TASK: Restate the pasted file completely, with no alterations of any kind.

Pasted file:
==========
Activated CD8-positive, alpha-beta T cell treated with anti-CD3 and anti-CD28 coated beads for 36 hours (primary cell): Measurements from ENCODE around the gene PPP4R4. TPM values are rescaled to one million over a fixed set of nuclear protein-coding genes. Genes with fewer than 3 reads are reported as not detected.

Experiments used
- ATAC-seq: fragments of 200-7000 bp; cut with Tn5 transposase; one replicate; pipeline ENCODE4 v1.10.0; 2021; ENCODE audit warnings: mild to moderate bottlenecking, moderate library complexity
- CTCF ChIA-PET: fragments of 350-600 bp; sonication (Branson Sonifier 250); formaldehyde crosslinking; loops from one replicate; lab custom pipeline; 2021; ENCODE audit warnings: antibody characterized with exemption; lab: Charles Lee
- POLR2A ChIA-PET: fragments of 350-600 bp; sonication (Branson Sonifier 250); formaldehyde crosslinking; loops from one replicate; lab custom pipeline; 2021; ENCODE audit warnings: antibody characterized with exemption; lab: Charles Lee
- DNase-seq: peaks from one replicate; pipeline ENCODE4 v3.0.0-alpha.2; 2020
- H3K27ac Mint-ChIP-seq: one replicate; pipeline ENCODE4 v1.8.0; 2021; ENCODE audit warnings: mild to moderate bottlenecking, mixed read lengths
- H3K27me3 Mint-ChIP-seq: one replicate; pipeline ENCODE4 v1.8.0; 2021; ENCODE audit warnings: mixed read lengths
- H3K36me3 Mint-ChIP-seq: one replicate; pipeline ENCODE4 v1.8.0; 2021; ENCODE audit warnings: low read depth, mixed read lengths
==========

Activated CD8-positive, alpha-beta T cell treated with anti-CD3 and anti-CD28 coated beads for 36 hours (primary cell): Measurements from ENCODE around the gene PPP4R4. TPM values are rescaled to one million over a fixed set of nuclear protein-coding genes. Genes with fewer than 3 reads are reported as not detected.

Experiments used
- ATAC-seq: fragments of 200-7000 bp; cut with Tn5 transposase; one replicate; pipeline ENCODE4 v1.10.0; 2021; ENCODE audit warnings: mild to moderate bottlenecking, moderate library complexity
- CTCF ChIA-PET: fragments of 350-600 bp; sonication (Branson Sonifier 250); formaldehyde crosslinking; loops from one replicate; lab custom pipeline; 2021; ENCODE audit warnings: antibody characterized with exemption; lab: Charles Lee
- POLR2A ChIA-PET: fragments of 350-600 bp; sonication (Branson Sonifier 250); formaldehyde crosslinking; loops from one replicate; lab custom pipeline; 2021; ENCODE audit warnings: antibody characterized with exemption; lab: Charles Lee
- DNase-seq: peaks from one replicate; pipeline ENCODE4 v3.0.0-alpha.2; 2020
- H3K27ac Mint-ChIP-seq: one replicate; pipeline ENCODE4 v1.8.0; 2021; ENCODE audit warnings: mild to moderate bottlenecking, mixed read lengths
- H3K27me3 Mint-ChIP-seq: one replicate; pipeline ENCODE4 v1.8.0; 2021; ENCODE audit warnings: mixed read lengths
- H3K36me3 Mint-ChIP-seq: one replicate; pipeline ENCODE4 v1.8.0; 2021; ENCODE audit warnings: low read depth, mixed read lengths